The experiment pertaining to the present investigation was carried out in Sylhet Agricultural University (SAU), Sylhet. The experiment was conducted during the period from September 2018 to November 2018. Nine varieties of different vegetable were selected for conducting the experiment. The moisture content of the collected seed samples was determined with the help of electronic moisture meter before preserving the seed in seed storage. Germination was recorded twice at 4 and 8 days after sowing. Total germinated seeds, normal seedlings, abnormal seedlings and none- germinated seed were counted and expressed in percentage. The study revealed that the moisture content varied significantly from one to another, while minimum (7.90%) and maximum (11.90%) records were made in Lalmia (Lalshak) and Hero (Ridge gourd), respectively. In the case of germination of vegetable seeds of normal seedlings of different seed companies ranged from 56.00 to 70.00%. The highest percentage of normal seedlings was found 70.00% in variety Lima (Korola) collected from Metal Seed Limited and the lowest 56.00% in Green Finger (Okra) collected from ACI Seeds Bangladesh, respectively.
Keywords: Vegetable seed, quality, moisture content, germination.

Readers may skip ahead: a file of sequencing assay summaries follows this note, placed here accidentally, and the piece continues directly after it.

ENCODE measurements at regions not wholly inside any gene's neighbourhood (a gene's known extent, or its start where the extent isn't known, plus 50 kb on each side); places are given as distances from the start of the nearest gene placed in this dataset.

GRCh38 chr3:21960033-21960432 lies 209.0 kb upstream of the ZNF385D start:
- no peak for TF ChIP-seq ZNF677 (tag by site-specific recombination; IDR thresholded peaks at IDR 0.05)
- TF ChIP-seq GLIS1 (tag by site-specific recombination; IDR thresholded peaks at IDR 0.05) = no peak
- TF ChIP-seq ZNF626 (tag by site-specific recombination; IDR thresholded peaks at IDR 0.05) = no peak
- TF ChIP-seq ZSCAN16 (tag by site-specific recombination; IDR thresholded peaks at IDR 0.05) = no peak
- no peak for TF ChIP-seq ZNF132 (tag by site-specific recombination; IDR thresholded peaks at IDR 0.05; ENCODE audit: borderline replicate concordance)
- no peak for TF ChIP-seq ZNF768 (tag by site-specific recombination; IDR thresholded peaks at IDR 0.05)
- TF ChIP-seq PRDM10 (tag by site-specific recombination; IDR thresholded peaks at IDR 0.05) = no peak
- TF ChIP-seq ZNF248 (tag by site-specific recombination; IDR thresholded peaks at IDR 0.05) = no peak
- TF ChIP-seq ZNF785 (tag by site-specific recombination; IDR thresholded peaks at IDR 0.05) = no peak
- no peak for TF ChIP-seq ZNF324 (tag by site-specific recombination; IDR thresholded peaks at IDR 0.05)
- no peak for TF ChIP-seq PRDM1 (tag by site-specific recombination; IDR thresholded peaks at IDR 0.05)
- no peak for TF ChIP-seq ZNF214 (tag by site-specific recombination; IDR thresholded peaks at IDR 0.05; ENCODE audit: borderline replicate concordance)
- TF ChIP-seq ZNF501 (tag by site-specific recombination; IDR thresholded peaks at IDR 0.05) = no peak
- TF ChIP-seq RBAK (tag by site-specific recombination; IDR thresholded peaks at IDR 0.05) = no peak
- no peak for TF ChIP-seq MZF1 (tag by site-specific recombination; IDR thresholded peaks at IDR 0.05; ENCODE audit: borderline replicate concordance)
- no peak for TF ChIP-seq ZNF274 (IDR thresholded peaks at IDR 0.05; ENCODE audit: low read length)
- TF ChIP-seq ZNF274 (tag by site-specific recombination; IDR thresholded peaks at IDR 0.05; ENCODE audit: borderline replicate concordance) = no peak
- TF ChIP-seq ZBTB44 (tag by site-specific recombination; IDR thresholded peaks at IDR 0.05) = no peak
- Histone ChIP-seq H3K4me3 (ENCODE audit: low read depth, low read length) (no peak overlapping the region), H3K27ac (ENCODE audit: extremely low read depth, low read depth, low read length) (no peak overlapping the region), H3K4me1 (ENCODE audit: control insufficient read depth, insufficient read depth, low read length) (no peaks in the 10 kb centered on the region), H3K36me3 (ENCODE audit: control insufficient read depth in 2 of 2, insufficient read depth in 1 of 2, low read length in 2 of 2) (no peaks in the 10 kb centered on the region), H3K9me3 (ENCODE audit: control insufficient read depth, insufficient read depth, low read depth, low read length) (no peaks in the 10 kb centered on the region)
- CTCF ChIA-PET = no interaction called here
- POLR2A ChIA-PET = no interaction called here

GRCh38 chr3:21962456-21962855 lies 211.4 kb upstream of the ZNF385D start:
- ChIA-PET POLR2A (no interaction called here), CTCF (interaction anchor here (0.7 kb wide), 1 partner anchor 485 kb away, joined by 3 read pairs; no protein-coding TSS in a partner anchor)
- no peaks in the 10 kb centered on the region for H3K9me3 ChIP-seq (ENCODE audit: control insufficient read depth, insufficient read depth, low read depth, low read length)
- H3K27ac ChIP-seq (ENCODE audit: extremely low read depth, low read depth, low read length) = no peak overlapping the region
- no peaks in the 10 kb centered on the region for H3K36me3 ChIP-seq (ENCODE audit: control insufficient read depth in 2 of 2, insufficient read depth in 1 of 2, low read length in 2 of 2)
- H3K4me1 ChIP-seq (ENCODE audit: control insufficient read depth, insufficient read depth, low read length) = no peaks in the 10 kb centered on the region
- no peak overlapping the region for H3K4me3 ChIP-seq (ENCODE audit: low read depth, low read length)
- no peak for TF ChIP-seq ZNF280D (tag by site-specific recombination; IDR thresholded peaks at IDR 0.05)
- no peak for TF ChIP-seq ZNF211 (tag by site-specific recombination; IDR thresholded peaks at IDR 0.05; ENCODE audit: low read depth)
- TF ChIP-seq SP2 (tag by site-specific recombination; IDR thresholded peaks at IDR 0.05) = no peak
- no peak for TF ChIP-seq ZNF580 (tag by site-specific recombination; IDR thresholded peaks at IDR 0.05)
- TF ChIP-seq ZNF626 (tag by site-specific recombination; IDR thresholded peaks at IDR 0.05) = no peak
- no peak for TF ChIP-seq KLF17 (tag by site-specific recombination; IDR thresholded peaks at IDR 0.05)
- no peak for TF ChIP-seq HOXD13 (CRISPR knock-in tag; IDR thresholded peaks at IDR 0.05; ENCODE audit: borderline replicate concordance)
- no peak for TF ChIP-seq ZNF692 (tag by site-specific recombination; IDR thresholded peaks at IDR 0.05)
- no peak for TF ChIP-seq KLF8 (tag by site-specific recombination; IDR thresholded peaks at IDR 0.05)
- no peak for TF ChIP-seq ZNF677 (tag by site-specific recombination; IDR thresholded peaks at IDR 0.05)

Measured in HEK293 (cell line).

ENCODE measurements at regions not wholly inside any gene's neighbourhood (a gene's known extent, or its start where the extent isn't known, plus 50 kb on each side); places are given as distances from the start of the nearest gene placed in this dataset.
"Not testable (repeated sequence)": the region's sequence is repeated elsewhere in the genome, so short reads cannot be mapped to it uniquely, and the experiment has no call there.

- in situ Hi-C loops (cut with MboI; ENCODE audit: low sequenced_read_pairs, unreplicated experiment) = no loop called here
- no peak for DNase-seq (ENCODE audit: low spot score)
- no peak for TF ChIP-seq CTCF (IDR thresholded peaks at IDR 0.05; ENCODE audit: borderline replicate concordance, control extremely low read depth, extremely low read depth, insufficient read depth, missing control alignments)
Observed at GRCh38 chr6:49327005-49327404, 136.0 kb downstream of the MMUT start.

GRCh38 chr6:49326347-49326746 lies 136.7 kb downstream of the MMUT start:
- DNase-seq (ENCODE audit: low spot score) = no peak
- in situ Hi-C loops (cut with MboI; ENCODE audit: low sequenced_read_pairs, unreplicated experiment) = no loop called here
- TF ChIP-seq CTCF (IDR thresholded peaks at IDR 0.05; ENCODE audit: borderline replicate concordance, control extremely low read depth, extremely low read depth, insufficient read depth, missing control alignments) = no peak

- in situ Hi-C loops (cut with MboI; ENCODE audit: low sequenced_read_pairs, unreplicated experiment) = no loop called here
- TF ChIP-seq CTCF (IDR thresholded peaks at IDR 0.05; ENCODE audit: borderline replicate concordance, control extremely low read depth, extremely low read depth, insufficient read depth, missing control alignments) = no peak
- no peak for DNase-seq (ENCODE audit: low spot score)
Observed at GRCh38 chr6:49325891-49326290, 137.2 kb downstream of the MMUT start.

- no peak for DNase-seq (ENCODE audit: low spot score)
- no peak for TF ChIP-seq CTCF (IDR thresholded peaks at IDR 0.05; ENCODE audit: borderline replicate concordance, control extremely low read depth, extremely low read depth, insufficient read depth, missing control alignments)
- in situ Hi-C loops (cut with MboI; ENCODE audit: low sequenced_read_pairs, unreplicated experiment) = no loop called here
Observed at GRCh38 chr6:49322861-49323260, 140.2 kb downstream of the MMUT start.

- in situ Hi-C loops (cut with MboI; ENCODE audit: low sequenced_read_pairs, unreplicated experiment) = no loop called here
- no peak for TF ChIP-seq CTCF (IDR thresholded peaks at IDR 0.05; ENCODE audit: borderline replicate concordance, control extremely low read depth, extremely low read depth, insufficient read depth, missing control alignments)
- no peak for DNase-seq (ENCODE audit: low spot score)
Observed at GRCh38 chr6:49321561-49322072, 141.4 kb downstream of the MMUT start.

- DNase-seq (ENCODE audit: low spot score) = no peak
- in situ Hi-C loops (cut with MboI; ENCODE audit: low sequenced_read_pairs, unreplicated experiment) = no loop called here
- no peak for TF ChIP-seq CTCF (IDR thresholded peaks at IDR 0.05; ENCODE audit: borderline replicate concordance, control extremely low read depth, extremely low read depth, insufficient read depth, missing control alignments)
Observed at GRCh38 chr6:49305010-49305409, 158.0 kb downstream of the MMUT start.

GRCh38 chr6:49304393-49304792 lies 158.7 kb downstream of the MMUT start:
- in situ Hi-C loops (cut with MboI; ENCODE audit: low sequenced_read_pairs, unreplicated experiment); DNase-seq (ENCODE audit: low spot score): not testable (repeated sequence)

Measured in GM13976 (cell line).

Seed is the most vital input that plays a key role in increasing the yield of the agricultural crop. Healthy or pathogen-free seeds are considered as the vital factor for the desired plant population and good harvest. Seeds of vegetables are more vulnerable to attack by pathogens and quickly deteriorate in storage. Quality seed means not only considered germination percentage, moisture, purity percentage but also the health of seed. Seed health, an essential component of seed quality is important for seed germination; seedling vigor and plant stand in the field and thereby crop/seed production. Their inherent quality cannot be assessed easily just from their external appearances. For a good crop, good seed is essential which indicates that the seed should be pure, viable and healthy. Use of good seeds can contribute to increasing vegetable yield as high as 30% remaining all other factors of production as content (Khanom, 2011). Vegetables are important for their low cost of production, short duration of production and high nutritive value. In 2013-2014 about 926 (‘000’) acres of land were under vegetable cultivation in Bangladesh and production was 3365 (‘000’) tons (BBS, 2014). However, the per capita consumption of vegetables in Bangladesh is only 55 gram which is far below from the daily requirement of 200 gram per head (Rashid, 1999). The lack of high-quality healthy seeds and the prevalence of seed-borne diseases are the main constraints for Bangladesh in maintaining the sustainability of vegetable crop production and per capita consumption. In Bangladesh considerable work has been done on seed health and seed quality of vegetable seeds by different researchers in the different regions. The health of seeds can be affected by direct infection of pathogens or through contamination of seeds by pathogenic propagules as contamination in, on or with the seeds or as concomitant contamination (Rashid et al., 2000). Use of healthy seeds may open a new era in desired vegetable production. One important environmental factor, with major effects on fungal activity, is water availability